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Case Description—A 2-year-old Griffon Vendéen was examined because of a 1-month history of right hind limb lameness after a traumatic injury.

Clinical Findings—Neurologic examination revealed monoplegia and anesthesia of the right hind limb distal to the stifle (femorotibial) joint except for the area supplied by the cutaneous saphenous nerve. Results of electromyographic testing were consistent with a severe lesion of the tibial and peroneal nerves at the level of the stifle joint.

Treatment and Outcome—Exploratory surgery revealed an 80-mm-long gap in both the peroneal and tibial branches of the right sciatic nerve. A section of the left cutaneous saphenous nerve was interposed to graft the nerve defects. The dog received joint mechanotherapy and electrophysiologic therapy during the reinnervation process. Ten months after surgery, the dog had recovered almost completely. Neurologic examination revealed diminished flexion of the tarsal and digital joints. Repeat electromyographic testing revealed no abnormal spontaneous electrical activity in the right hind limb musculature, and small compound muscle action potentials were recorded in the right interosseous and cranial tibial muscles.

Clinical Relevance—Without surgical treatment, neurotmesis injury results in poor recovery of motor and sensory functions and may result in amputation. If a nerve defect exists, nerve grafting should be considered, even if the procedure is delayed until well after the injury. The sensory portion of the cutaneous saphenous nerve is a potential source of peripheral nerve for grafting in dogs. Reinnervation is a long-term process and physiologic support and owner involvement are necessary, but nearly complete functional recovery is possible.

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in Journal of the American Veterinary Medical Association


Objective—To quantify radial and longitudinal left ventricular free wall (LVFW) velocities in dogs during the preclinical phase of Golden Retriever muscular dystrophy (GRMD)-associated cardiomyopathy by use of tissue Doppler imaging (TDI).

Animals—9 dogs with GRMD and 6 healthy control dogs.

Procedure—All dogs (< 3 years old) were examined via conventional echocardiography and 2-dimensional color TDI. Myocardial velocities in the LVFW were recorded from right parasternal ventricular short-axis (radial motion) and left apical 4-chamber (longitudinal motion) views. Cardiac assessments via TDI included maximal systolic and early and late diastolic LVFW velocities in the endocardial and epicardial layers (for radial motion) and in the basal and apical segments (for longitudinal motion).

Results—No notable ventricular dilatation or alteration of inotropism was detected in dogs with GRMD via conventional echocardiography. Compared with healthy dogs, endocardial velocities were significantly decreased in dogs with GRMD, resulting in marked decreases in radial myocardial velocity gradients during systole and early and late diastole. Similarly, basal and apical velocities were significantly decreased in systole and the former also in early diastole, resulting in significant decreases in the 2 corresponding longitudinal myocardial velocity gradients. The radial epicardial and longitudinal late diastolic velocities were comparable in the 2 groups.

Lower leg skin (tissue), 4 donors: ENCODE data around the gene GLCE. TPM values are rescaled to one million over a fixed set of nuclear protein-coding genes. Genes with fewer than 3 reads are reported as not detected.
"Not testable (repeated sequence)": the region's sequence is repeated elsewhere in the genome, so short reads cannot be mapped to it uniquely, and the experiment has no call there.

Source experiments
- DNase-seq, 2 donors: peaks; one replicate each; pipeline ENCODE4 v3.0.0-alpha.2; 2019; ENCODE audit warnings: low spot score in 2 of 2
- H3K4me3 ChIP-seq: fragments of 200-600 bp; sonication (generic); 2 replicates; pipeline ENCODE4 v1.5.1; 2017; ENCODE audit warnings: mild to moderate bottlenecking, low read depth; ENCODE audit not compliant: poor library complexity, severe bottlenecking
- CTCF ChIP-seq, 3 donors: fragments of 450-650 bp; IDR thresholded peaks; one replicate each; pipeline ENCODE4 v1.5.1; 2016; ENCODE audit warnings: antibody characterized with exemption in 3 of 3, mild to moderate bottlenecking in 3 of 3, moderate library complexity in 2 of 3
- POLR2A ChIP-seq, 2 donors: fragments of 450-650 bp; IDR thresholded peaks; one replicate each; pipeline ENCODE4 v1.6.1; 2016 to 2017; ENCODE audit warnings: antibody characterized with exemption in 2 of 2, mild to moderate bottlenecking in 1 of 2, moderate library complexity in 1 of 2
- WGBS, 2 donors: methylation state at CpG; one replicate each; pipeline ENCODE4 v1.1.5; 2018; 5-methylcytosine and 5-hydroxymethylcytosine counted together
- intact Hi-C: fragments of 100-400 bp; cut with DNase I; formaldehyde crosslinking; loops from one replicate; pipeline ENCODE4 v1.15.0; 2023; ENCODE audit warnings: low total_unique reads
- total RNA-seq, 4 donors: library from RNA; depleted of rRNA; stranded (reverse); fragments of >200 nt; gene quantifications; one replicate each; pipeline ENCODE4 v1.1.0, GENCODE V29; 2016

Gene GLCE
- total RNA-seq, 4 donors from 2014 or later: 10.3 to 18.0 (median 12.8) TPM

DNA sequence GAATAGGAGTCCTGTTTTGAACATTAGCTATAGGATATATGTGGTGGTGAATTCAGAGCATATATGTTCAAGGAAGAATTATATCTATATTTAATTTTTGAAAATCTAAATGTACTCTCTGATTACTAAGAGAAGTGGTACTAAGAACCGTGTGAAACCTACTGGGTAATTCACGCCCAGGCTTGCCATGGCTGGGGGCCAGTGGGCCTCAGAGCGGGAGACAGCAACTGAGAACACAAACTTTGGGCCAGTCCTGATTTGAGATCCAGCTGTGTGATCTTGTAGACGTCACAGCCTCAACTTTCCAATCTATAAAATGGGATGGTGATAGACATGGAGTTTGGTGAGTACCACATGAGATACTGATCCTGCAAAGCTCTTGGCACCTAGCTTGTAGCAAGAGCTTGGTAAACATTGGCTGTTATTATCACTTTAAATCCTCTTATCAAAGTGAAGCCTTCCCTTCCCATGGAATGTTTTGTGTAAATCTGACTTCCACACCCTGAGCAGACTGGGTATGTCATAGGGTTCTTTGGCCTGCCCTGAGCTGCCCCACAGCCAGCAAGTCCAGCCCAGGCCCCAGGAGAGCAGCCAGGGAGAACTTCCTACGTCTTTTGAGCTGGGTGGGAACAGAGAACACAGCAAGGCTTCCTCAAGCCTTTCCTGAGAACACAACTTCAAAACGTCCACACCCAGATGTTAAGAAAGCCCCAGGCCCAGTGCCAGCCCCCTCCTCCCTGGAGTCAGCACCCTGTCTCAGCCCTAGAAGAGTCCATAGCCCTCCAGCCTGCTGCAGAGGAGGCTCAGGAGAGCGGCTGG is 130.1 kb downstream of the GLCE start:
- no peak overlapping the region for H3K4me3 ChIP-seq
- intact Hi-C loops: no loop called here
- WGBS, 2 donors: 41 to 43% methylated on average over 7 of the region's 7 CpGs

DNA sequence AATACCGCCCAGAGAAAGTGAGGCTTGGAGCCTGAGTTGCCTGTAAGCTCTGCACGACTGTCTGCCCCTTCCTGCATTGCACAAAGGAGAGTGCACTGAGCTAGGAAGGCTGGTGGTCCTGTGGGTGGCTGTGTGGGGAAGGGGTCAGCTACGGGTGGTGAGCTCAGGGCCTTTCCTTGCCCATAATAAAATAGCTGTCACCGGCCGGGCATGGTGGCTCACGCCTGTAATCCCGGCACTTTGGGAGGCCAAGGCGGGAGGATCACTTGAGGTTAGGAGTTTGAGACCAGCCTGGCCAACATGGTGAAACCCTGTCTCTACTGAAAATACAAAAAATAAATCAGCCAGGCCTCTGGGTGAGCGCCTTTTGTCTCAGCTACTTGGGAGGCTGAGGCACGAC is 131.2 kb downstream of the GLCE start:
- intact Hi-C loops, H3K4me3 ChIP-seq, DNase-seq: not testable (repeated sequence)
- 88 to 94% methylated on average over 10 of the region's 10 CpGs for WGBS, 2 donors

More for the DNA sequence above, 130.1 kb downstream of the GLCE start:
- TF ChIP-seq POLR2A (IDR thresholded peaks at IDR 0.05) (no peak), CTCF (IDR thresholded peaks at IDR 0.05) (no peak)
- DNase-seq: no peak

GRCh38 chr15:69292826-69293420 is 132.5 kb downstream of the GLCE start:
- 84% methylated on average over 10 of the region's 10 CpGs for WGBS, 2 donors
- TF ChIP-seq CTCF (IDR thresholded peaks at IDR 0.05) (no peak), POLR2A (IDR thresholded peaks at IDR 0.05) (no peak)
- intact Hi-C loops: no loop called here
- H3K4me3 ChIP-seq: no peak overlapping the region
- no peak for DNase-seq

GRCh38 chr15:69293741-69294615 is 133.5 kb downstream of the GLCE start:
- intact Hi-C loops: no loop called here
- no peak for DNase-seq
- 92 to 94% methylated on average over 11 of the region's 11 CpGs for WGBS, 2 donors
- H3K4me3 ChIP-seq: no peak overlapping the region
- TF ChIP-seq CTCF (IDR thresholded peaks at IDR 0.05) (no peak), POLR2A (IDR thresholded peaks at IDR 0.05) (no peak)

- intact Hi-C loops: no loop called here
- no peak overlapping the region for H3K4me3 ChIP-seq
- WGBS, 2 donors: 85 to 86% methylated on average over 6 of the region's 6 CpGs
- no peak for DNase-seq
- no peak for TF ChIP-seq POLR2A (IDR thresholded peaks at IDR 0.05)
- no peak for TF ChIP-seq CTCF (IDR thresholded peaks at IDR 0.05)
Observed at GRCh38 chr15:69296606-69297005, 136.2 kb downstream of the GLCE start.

Conclusions and Clinical Relevance—Results indicated that GRMD-associated cardiomyopathy in dogs is associated with early marked dysfunction of both radial and longitudinal LVFW motions. These combined regional myocardial abnormalities might be useful criteria for detection of dilated cardiomyopathy at the preclinical stage of the disease in dogs. (Am J Vet Res 2004;65:1335–1341)

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in American Journal of Veterinary Research


Objective—To determine the electrophysiological changes in dogs with peripheral nerve sheath tumors (PNSTs), evaluate the prevalence of these changes, assess the correlation between spontaneous activity in epaxial muscles and proximal invasion by the tumor, and evaluate whether knowledge of electrophysiological changes could be helpful in the imaging diagnosis via CT or MRI.

Design—Retrospective case series.

Animals—51 dogs with a histologic (n = 18) or a suspected (33) diagnosis of PNST.

Procedures—Clinical, postmortem, and histologic reports and details of electrodiagnostic procedures and CT or MRI reports were studied. Twenty-four CT and 6 MRI reports for dogs with PNSTs were reviewed by a single observer blinded to the diagnosis.

Results—Only 2 of the 51 dogs had no electrophysiological changes. The most commonly affected muscles were those innervated by the radial, ulnar, median, tibial-sciatic, and peroneal nerves. Abnormal spontaneous epaxial muscle activity was significantly more frequent in the group with foraminal or spinal invasion by the tumors. Knowledge of the electrophysiological changes increased diagnostic accuracy of CT.

Conclusions and Clinical Relevance—Results suggested that electrophysiological studies may be sensitive for the detection of PNST and helpful in the imaging diagnosis. Epaxial electromyographic abnormalities appeared to be predictive for intervertebral or vertebral canal invasion by PNSTs in dogs.

Full access
in Journal of the American Veterinary Medical Association